Marvel’s New ‘White’ Editor-In-Chief Pretended To Be Japanese To Get His Comic Career Going.


Marvel’s new EiC or editor-in-chief is C B Cebulski which on the surface is good news, but how he got there is the problem.   Asians are saying, Cebulski, panted himself “Yellowface” in order to have the ethnic authenticity to write comics as a well versed Japanese writer.

The term “Yellowface” is derived from “Blackface” where white people donned on make-up to portray blacks.


“Blackface is a form of theatrical make-up used predominantly by non-black performers to represent a black person… Early in the 20th century, blackface branched off from the minstrel show and became a form in its own right, until it ended in the United States with the Civil Rights Movement of the 1960s.” Wikipedia

What Cebulski did for his craft would seem to be innocent enough, but to the many actual Asian writers who are blocked from comic writing, it’s akin to a personal attack.  They want Cebulski to step down as EiC for the appropriation of the Asian race.

Cebulski recently confirmed that he’d written under the Japanese-sounding pseudonym “Akira Yoshida” in the early 2000s.  He had even created an elaborate false backstory for Yoshida, drawing criticism from people of Asian descent who labeled his actions as “Yellowface.”

Joshua Luna and Trung Le Nguyen, who’ve both been involved in comic projects tied to the Asian-American experience, talked with HuffPost about Cebulski’s admission.

“It’s equal parts shocking, disappointing and discouraging,” Luna told HuffPost. “It’s not necessarily strange to use a pseudonym, but to use an Asian pen name when someone’s not of Asian descent is wild to me, especially when so many actual Asians are constantly denied access to these kinds of opportunities.”

Marvel comics has a long history of using white people to play Asian themed characters. In “Iron Fist” critics were up in arms at the white savior narrative. In “Doctor Strange’s” Tibetan “The Ancient One” is believed to be an “old Asian sage” stereotype. That character was played by white actress Tilda Swinton.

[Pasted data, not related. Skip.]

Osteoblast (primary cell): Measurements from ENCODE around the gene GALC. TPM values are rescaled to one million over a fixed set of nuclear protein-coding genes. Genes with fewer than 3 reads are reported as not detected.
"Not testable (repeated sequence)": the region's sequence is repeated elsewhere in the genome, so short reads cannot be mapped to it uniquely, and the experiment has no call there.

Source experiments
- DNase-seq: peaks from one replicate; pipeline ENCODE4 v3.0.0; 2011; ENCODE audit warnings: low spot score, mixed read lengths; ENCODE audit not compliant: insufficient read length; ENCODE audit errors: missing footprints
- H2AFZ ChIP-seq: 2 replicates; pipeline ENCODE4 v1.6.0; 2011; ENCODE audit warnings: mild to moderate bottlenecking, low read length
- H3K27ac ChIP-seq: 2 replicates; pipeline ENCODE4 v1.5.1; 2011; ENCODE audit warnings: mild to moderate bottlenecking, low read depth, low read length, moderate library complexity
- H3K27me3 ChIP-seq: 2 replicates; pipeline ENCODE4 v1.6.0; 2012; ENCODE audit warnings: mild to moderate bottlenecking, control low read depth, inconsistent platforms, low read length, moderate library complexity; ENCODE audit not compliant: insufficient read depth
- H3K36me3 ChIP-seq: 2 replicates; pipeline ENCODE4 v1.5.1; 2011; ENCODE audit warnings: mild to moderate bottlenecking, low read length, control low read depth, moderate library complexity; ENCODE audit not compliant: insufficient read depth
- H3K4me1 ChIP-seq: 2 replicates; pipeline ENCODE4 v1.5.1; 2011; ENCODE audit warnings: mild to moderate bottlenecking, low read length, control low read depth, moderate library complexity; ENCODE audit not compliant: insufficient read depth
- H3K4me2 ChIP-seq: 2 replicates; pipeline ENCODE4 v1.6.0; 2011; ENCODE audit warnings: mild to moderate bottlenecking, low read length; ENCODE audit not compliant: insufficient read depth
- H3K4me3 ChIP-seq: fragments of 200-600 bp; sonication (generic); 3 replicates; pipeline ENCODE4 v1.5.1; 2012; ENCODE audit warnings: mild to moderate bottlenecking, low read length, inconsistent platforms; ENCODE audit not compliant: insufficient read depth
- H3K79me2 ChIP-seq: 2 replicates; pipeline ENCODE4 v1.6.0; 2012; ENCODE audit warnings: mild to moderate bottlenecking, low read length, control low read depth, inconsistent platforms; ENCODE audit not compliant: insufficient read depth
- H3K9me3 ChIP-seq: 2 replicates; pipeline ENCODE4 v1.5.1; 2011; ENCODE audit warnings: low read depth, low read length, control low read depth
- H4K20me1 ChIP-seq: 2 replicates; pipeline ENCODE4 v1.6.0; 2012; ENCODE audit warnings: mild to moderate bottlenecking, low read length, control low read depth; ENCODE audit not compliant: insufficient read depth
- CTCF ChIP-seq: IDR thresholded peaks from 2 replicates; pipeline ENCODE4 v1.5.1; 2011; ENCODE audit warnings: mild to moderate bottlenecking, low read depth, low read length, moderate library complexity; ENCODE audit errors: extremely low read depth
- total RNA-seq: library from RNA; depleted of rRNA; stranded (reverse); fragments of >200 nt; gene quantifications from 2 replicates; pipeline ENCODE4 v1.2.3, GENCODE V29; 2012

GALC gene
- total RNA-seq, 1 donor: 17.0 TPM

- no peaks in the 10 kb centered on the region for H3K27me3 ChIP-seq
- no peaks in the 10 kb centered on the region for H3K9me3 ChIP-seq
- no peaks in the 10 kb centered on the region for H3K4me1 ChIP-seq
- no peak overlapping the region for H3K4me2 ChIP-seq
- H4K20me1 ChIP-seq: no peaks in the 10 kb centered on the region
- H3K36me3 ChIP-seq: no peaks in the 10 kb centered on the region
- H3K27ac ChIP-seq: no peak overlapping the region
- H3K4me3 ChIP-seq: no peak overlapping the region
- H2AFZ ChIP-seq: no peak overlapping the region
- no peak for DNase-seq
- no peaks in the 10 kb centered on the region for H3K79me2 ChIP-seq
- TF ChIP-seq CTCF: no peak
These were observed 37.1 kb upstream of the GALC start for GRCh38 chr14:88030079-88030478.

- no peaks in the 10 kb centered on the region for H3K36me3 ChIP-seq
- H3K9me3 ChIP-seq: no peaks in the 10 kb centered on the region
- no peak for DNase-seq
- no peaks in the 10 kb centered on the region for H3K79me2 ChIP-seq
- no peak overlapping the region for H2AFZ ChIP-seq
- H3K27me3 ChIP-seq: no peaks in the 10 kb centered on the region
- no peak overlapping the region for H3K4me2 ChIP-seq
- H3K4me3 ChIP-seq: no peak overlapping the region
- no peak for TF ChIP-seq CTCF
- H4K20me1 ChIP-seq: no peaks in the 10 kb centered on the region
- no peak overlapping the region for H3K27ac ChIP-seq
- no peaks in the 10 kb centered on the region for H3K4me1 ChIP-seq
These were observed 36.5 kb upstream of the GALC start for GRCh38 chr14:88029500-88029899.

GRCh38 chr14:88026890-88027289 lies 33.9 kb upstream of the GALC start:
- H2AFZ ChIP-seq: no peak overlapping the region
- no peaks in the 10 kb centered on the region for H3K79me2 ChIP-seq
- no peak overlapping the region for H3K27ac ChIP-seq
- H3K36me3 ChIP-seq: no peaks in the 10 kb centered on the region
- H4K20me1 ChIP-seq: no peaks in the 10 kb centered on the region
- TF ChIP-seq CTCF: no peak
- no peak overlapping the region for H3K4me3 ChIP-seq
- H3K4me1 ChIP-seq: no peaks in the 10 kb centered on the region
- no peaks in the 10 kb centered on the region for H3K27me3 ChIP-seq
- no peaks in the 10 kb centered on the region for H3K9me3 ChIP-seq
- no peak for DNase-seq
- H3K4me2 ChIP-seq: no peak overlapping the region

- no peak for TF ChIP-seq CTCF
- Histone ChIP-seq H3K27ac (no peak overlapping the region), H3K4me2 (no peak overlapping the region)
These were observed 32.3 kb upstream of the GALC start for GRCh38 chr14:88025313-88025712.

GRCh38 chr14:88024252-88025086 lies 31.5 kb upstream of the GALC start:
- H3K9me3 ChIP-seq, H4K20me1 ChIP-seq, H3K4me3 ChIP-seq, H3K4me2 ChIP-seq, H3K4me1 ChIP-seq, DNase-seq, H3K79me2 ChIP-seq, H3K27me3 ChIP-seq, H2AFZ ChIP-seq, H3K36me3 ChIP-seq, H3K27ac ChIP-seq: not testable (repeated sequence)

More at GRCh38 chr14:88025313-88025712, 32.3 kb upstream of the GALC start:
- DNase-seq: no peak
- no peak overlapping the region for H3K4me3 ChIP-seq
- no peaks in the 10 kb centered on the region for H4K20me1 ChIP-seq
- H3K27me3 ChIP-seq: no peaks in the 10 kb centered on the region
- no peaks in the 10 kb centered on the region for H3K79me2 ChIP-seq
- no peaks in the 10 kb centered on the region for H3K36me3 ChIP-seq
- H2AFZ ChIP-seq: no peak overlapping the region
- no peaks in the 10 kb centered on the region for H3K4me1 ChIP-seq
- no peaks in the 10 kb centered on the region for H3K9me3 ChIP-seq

The problem with Cebulski isn’t just using a pseudo name it is actually creating a staggering amount of detail that was put into presenting Yoshida as a Japanese writer capable of lending an “authentic” voice to stories featuring Asian characters, themes, and locations. Meanwhile, Marvel, among other publishers, proudly and unknowingly boasted a false sense of authenticity and diversity in their titles that only existed as long as the Yoshida masquerade remained intact.

Cebulski released a statement saying he had been “young and naive” at the time and the issue was “all old news that has been dealt with.” But both Luna and Nguyen feel that damage has been done.

Luna wonders if perhaps Cebulski’s Yoshida has harmed writers of Asian descent.

“It makes you wonder just how many Asian comic book writers were turned away because an “Akira Yoshida” was already filling the “Asian quota.”

“This ‘Akira Yoshida’ story sends yet another message of Asian culture being desired, but not actual Asian people,” he said.

Only time will tell if Marvel Comics/Marvel Studio will actually do what is ethical and make real positive changes in the ethnic diversity of its characters and writers, or whether it’s just all empty words of inclusivity.

As for many Asian comic writers, they won’t be satisfied until Cebulski steps down as editor-in-chief of Marvel’s Comics.


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